You were gray-haired & slightly hunched. On your head was a black beret, tilted a little. Your plain black coat, on closer examination, was a cool weather, snap up windbreaker with a double-thick collar of the type sold by Land's End. You wore a pair of funky but quality sneakers, well past original white. They looked several years old & comfortable.
You bought Quaker maple flavor single serve envelope instant oatmeal; several cans of Progresso soup; a loaf of Pepperidge Farm whole grain bread; & a few other things I couldn't see. Not much.
You also bought food for what I guessed were two cats. A small bag of Friskies, over a dozen assorted cans, all name brands. You know what they'll eat & what they won't.
As the cashier rang this stuff up, you dug around in your messy black leather handbag, muttering to yourself, & I thought, Cripes, here it comes, the wad of coupons. But you were only looking for your credit card, which for some reason was floating around loose in there. You handed it to the cashier, signed the receipt, & slowly pushed the shopping cart out the electric door followed by your young friend (who told me she was your next-door neighbor).
Tuesday, April 08, 2008
Until the beginning of this month, Americans seemed to have nothing to say about their ongoing economic ruin except, "Hit me! Please, hit me again!" You can take my house, but let me mow the lawn for you one more time before you repossess. Take my job and I'll just slink off somewhere out of sight. Oh, and take my health insurance too; I can always fall back on Advil.What this accomplishes I don't know, other than slowing down & annoying thousands of drivers cocooned in their Kamakiris while blabbing on cell phones & fiddling with their cockpit technology. But we do know that the current price-per-gallon isn't driven by scarcity at the wellhead or demand at gas station pumps.
Then, on April 1, in a wave of defiance, truck drivers began taking the strongest form of action they can take - inaction. Faced with $4/gallon diesel fuel, they slowed down, shut down and started honking. On the New Jersey Turnpike, a convoy of trucks stretching "as far as the eye can see," according to a turnpike spokesman, drove at a glacial 20 mph. Outside of Chicago, they slowed and drove three abreast, blocking traffic and taking arrests. They jammed into Harrisburg PA; they slowed down the Port of Tampa where 50 rigs sat idle in protest. Near Buffalo, one driver told the press he was taking the week off "to pray for the economy."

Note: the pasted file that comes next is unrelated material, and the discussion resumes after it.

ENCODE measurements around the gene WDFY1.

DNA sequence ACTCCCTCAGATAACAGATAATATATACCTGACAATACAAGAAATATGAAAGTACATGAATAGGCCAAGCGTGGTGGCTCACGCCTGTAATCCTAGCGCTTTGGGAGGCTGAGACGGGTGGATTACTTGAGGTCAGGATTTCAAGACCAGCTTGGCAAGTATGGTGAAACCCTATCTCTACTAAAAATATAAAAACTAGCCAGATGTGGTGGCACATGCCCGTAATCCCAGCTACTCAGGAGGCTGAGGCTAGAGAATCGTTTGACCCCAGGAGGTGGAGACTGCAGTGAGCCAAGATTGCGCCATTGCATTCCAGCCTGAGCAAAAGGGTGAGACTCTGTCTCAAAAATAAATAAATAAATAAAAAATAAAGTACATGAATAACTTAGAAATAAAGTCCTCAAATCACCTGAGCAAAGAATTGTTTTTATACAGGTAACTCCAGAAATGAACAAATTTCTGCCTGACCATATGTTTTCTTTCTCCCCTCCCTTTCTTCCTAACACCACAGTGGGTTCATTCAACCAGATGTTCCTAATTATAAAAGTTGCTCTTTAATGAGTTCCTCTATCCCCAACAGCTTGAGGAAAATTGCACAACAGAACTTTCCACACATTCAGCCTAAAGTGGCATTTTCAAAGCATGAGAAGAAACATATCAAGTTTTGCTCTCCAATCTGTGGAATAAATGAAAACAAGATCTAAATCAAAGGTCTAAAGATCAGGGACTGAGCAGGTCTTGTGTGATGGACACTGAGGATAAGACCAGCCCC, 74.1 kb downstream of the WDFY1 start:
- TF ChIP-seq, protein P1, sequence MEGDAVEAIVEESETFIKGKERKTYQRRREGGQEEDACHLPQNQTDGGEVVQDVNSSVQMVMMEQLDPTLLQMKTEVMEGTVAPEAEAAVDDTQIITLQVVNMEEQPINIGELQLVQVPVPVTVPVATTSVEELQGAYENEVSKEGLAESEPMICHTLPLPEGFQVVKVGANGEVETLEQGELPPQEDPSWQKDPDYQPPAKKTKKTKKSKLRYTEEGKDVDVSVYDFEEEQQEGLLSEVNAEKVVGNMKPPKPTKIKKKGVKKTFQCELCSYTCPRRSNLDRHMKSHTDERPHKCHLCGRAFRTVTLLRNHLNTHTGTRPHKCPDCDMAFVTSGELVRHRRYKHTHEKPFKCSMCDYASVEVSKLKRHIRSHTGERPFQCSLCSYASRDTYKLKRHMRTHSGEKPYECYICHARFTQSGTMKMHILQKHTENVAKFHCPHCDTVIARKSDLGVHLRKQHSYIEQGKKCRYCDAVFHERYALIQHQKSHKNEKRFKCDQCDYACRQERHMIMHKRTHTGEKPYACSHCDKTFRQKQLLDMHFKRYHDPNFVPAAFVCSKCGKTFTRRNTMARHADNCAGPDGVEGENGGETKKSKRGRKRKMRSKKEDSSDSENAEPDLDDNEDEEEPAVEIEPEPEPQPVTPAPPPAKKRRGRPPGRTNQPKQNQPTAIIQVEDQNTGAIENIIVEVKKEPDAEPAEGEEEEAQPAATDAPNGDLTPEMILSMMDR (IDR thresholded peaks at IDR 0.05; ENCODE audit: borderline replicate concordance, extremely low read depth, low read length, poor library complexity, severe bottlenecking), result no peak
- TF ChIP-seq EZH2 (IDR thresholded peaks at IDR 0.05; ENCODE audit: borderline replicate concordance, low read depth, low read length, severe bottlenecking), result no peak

Truckers Protest, the Resistance Begins By Barbara Ehrenreich
Monday, April 07, 2008
Choose Three from Column A
Along with my sample ballot, I always receive two glossy print brochures. One is from the Board of Ed telling us how great the school system is. Everything is new & beautiful. The other is from the Union County Democratic Organization ("20th Legislative District Committee") reminding us who brings home the bacon to this school district & how the Board of Ed misspends the money. It's a tough sell for the Party folks, because they also have to remind us of all the good stuff the money buys.
So far as I can tell, there's no difference in education "philosophy" between the Board of Ed & the Democratic legislators.
80% of the Elizabeth school budget is funded by money coming from outside the city.
There's an orgy of new school construction & renovation here. Plus the regular budget expeditures. It's clearly a matter of the politicians who vote up the money wanting more control over where it gets spent, who gets paid. Just look at all the contractor & subcontractor trailers & trucks at a school construction site. & all the materials used in construction. Hopefully, there's union wages being paid on the site, because good Democrats like good pay, & no public money project should be underpaying the blue collars. The land deals are something else, a whole other level of inside shenanigans. No matter how you deal with school boards, if you got something to sell a school district, it helps mightily to have friends & influence to go along with the bid.
As for the school system itself, Elizabeth does the only thing urban school districts can do over the short haul while they hassle out improbable long term goals mandated by law & detached from a broader agenda for economic justice: They find ways of separating out the good kids from the many sociopaths, & the higher achieving good kids from the lower achieving good kids. They do this by breaking a large school system down into multiple. smaller specialty schools & "academies." It has to be done. Otherwise, 2/3ths of the students live in constant terror of the other 1/3rd, & no learning occurs at all.
In 8th grade, I had a pair of memorable teachers for those two subjects. Mr. Gelfond, the History teacher, was a fine storyteller - a necessary talent, although when exasperated he felt forced to halt discussion & make the class read the previous night's assigned text again. The English teacher, Miss Heathwood (yes, old with jiggly fat on her upper arms) was very strict, demanded that boys button the top button on our shirts & called us "Bowery bums." She made us memorize a bad poem, "Opportunity" by Edward Rowland Still. I liked rhyming poetry & I didn't stutter when I recited it to Miss Heathwood - we all recited it to her, individually & quietly, standing in front of her desk. The lesson was about memorizing, not poetry. For years afterward, I misremembered the poem as being by Tennyson, because we also read Tennyson in Miss Heathwood's class, selections from Idylls of the King. I loved Tennyson. I can't imagine any kid encountering AlfredTennyson in school nowadays. Maybe that's a good thing. Not such a good thing if kids aren't meeting Emily Dickinson & Walt Whitman. Poetry is a leisurely area of literature prior to college, & only a portion of teachers even like poetry enough to enjoy teaching it. I had exactly three, in 4th, 8th, & 12th grades. Maybe poets get left behind so no child is at test time.